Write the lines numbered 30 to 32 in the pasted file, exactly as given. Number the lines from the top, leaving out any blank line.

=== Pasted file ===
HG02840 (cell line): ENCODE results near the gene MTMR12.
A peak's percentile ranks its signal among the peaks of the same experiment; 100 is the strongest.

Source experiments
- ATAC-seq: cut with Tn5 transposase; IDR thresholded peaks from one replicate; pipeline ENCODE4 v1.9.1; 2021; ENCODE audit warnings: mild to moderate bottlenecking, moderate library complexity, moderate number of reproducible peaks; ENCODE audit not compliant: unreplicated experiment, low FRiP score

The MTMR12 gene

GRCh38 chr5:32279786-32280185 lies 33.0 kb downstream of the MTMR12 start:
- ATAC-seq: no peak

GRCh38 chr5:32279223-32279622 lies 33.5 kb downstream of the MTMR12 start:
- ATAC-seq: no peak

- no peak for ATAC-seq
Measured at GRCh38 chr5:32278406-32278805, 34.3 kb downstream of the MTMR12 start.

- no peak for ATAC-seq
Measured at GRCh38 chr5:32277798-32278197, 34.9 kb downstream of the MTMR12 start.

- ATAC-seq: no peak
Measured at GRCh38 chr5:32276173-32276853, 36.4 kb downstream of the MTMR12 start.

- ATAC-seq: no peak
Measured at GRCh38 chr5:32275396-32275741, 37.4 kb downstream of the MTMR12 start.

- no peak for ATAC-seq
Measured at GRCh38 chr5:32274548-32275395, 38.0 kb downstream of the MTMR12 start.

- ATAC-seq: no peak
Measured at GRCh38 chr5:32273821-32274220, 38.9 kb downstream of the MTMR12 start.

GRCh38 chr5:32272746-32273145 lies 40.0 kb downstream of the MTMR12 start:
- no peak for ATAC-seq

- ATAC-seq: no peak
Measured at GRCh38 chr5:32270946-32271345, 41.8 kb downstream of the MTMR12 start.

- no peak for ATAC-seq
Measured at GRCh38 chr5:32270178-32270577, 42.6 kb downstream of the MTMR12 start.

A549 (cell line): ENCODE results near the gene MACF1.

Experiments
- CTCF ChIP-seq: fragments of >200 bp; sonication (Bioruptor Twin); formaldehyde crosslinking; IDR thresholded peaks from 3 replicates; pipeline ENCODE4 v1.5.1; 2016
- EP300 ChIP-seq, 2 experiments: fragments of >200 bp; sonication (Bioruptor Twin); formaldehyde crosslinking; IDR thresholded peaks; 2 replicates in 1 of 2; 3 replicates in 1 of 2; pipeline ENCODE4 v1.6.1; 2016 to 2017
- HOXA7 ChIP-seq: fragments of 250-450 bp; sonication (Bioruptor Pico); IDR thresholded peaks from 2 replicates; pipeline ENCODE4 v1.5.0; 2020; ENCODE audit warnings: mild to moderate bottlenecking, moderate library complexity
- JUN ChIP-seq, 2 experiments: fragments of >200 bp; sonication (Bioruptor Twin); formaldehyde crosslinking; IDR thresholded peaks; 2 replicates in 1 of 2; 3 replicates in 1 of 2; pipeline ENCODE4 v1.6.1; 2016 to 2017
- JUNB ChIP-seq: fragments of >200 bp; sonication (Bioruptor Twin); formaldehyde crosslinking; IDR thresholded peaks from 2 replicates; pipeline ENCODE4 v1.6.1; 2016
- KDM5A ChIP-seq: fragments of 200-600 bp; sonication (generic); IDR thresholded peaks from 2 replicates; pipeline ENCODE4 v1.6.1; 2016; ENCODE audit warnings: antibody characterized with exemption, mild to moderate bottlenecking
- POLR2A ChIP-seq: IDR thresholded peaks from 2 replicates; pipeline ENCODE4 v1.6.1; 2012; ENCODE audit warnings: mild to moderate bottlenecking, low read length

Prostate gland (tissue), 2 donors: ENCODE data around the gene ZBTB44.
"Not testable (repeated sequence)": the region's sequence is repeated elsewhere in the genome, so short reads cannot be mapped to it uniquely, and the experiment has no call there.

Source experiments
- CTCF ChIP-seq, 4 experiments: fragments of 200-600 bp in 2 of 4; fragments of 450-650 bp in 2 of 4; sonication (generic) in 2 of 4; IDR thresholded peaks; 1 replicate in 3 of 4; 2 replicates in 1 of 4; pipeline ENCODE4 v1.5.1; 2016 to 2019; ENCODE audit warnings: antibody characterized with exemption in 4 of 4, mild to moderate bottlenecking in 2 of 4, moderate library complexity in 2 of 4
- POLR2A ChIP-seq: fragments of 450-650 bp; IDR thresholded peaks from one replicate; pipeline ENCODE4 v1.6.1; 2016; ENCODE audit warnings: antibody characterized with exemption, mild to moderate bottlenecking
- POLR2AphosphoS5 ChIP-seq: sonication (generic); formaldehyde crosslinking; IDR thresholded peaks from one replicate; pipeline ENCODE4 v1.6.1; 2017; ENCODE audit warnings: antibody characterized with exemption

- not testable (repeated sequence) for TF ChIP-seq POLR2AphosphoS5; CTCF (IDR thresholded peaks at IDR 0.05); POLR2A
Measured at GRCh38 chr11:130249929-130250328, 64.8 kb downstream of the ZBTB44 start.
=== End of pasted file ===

- CTCF ChIP-seq: fragments of >200 bp; sonication (Bioruptor Twin); formaldehyde crosslinking; IDR thresholded peaks from 3 replicates; pipeline ENCODE4 v1.5.1; 2016
- EP300 ChIP-seq, 2 experiments: fragments of >200 bp; sonication (Bioruptor Twin); formaldehyde crosslinking; IDR thresholded peaks; 2 replicates in 1 of 2; 3 replicates in 1 of 2; pipeline ENCODE4 v1.6.1; 2016 to 2017
- HOXA7 ChIP-seq: fragments of 250-450 bp; sonication (Bioruptor Pico); IDR thresholded peaks from 2 replicates; pipeline ENCODE4 v1.5.0; 2020; ENCODE audit warnings: mild to moderate bottlenecking, moderate library complexity